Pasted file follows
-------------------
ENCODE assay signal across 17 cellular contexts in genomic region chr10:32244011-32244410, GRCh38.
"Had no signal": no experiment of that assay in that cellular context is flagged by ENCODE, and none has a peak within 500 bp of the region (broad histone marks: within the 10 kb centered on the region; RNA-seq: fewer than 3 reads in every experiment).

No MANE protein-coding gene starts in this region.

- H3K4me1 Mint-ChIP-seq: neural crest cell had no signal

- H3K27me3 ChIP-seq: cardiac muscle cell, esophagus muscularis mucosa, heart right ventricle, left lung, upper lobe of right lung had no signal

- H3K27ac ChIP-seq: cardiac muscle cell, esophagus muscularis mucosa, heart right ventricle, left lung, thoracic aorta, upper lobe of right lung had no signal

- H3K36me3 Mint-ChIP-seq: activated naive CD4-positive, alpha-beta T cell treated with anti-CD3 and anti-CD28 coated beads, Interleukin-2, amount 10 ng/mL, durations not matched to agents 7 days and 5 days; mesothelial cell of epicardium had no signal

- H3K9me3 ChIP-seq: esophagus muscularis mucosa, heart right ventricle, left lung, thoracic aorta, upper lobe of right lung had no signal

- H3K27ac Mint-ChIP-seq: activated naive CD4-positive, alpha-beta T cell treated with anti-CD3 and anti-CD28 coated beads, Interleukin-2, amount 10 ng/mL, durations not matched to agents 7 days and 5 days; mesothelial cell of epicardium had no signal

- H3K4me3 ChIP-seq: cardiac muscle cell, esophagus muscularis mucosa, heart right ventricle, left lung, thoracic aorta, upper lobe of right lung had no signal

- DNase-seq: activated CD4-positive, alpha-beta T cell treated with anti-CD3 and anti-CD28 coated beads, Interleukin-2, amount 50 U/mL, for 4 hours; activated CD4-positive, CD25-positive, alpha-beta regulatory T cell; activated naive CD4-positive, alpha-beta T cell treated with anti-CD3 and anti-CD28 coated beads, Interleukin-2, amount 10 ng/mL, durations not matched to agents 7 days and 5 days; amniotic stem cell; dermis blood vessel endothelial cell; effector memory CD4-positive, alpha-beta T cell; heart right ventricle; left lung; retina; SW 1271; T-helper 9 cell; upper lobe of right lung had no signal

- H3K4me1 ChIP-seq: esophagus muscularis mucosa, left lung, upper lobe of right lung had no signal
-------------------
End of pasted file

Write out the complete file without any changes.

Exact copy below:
ENCODE assay signal across 17 cellular contexts in genomic region chr10:32244011-32244410, GRCh38.
"Had no signal": no experiment of that assay in that cellular context is flagged by ENCODE, and none has a peak within 500 bp of the region (broad histone marks: within the 10 kb centered on the region; RNA-seq: fewer than 3 reads in every experiment).

No MANE protein-coding gene starts in this region.

- H3K4me1 Mint-ChIP-seq: neural crest cell had no signal

- H3K27me3 ChIP-seq: cardiac muscle cell, esophagus muscularis mucosa, heart right ventricle, left lung, upper lobe of right lung had no signal

- H3K27ac ChIP-seq: cardiac muscle cell, esophagus muscularis mucosa, heart right ventricle, left lung, thoracic aorta, upper lobe of right lung had no signal

- H3K36me3 Mint-ChIP-seq: activated naive CD4-positive, alpha-beta T cell treated with anti-CD3 and anti-CD28 coated beads, Interleukin-2, amount 10 ng/mL, durations not matched to agents 7 days and 5 days; mesothelial cell of epicardium had no signal

- H3K9me3 ChIP-seq: esophagus muscularis mucosa, heart right ventricle, left lung, thoracic aorta, upper lobe of right lung had no signal

- H3K27ac Mint-ChIP-seq: activated naive CD4-positive, alpha-beta T cell treated with anti-CD3 and anti-CD28 coated beads, Interleukin-2, amount 10 ng/mL, durations not matched to agents 7 days and 5 days; mesothelial cell of epicardium had no signal

- H3K4me3 ChIP-seq: cardiac muscle cell, esophagus muscularis mucosa, heart right ventricle, left lung, thoracic aorta, upper lobe of right lung had no signal

- DNase-seq: activated CD4-positive, alpha-beta T cell treated with anti-CD3 and anti-CD28 coated beads, Interleukin-2, amount 50 U/mL, for 4 hours; activated CD4-positive, CD25-positive, alpha-beta regulatory T cell; activated naive CD4-positive, alpha-beta T cell treated with anti-CD3 and anti-CD28 coated beads, Interleukin-2, amount 10 ng/mL, durations not matched to agents 7 days and 5 days; amniotic stem cell; dermis blood vessel endothelial cell; effector memory CD4-positive, alpha-beta T cell; heart right ventricle; left lung; retina; SW 1271; T-helper 9 cell; upper lobe of right lung had no signal

- H3K4me1 ChIP-seq: esophagus muscularis mucosa, left lung, upper lobe of right lung had no signal